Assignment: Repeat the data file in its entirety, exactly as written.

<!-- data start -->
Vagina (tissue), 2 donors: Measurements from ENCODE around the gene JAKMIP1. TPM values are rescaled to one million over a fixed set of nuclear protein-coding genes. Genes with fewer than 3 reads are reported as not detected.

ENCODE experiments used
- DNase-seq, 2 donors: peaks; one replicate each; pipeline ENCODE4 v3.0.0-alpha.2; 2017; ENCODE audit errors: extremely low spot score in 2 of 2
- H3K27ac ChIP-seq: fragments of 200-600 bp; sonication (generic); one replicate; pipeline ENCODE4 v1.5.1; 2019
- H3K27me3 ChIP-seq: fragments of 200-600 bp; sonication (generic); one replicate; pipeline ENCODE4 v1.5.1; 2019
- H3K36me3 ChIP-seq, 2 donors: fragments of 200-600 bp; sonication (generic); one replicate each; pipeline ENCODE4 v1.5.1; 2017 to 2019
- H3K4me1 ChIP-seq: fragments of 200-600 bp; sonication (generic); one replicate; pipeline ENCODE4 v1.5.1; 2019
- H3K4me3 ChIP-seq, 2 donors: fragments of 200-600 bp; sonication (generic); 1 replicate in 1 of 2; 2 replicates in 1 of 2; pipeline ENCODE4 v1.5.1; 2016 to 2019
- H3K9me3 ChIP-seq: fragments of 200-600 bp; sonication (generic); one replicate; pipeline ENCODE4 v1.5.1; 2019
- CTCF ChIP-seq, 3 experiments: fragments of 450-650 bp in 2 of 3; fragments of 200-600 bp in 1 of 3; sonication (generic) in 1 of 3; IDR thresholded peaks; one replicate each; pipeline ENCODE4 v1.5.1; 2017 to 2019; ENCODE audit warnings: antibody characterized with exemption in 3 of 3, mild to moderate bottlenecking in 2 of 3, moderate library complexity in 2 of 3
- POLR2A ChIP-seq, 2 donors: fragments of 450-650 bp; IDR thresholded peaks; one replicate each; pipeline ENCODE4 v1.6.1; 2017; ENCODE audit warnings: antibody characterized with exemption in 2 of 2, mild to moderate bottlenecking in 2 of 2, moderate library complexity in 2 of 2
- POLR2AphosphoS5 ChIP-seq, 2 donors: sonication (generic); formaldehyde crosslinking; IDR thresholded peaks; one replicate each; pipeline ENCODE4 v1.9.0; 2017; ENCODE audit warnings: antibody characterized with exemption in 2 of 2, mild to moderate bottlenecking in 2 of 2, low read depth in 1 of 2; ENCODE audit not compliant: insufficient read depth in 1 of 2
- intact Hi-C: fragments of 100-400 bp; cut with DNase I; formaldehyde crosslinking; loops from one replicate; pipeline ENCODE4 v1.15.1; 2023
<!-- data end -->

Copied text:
Vagina (tissue), 2 donors: Measurements from ENCODE around the gene JAKMIP1. TPM values are rescaled to one million over a fixed set of nuclear protein-coding genes. Genes with fewer than 3 reads are reported as not detected.

ENCODE experiments used
- DNase-seq, 2 donors: peaks; one replicate each; pipeline ENCODE4 v3.0.0-alpha.2; 2017; ENCODE audit errors: extremely low spot score in 2 of 2
- H3K27ac ChIP-seq: fragments of 200-600 bp; sonication (generic); one replicate; pipeline ENCODE4 v1.5.1; 2019
- H3K27me3 ChIP-seq: fragments of 200-600 bp; sonication (generic); one replicate; pipeline ENCODE4 v1.5.1; 2019
- H3K36me3 ChIP-seq, 2 donors: fragments of 200-600 bp; sonication (generic); one replicate each; pipeline ENCODE4 v1.5.1; 2017 to 2019
- H3K4me1 ChIP-seq: fragments of 200-600 bp; sonication (generic); one replicate; pipeline ENCODE4 v1.5.1; 2019
- H3K4me3 ChIP-seq, 2 donors: fragments of 200-600 bp; sonication (generic); 1 replicate in 1 of 2; 2 replicates in 1 of 2; pipeline ENCODE4 v1.5.1; 2016 to 2019
- H3K9me3 ChIP-seq: fragments of 200-600 bp; sonication (generic); one replicate; pipeline ENCODE4 v1.5.1; 2019
- CTCF ChIP-seq, 3 experiments: fragments of 450-650 bp in 2 of 3; fragments of 200-600 bp in 1 of 3; sonication (generic) in 1 of 3; IDR thresholded peaks; one replicate each; pipeline ENCODE4 v1.5.1; 2017 to 2019; ENCODE audit warnings: antibody characterized with exemption in 3 of 3, mild to moderate bottlenecking in 2 of 3, moderate library complexity in 2 of 3
- POLR2A ChIP-seq, 2 donors: fragments of 450-650 bp; IDR thresholded peaks; one replicate each; pipeline ENCODE4 v1.6.1; 2017; ENCODE audit warnings: antibody characterized with exemption in 2 of 2, mild to moderate bottlenecking in 2 of 2, moderate library complexity in 2 of 2
- POLR2AphosphoS5 ChIP-seq, 2 donors: sonication (generic); formaldehyde crosslinking; IDR thresholded peaks; one replicate each; pipeline ENCODE4 v1.9.0; 2017; ENCODE audit warnings: antibody characterized with exemption in 2 of 2, mild to moderate bottlenecking in 2 of 2, low read depth in 1 of 2; ENCODE audit not compliant: insufficient read depth in 1 of 2
- intact Hi-C: fragments of 100-400 bp; cut with DNase I; formaldehyde crosslinking; loops from one replicate; pipeline ENCODE4 v1.15.1; 2023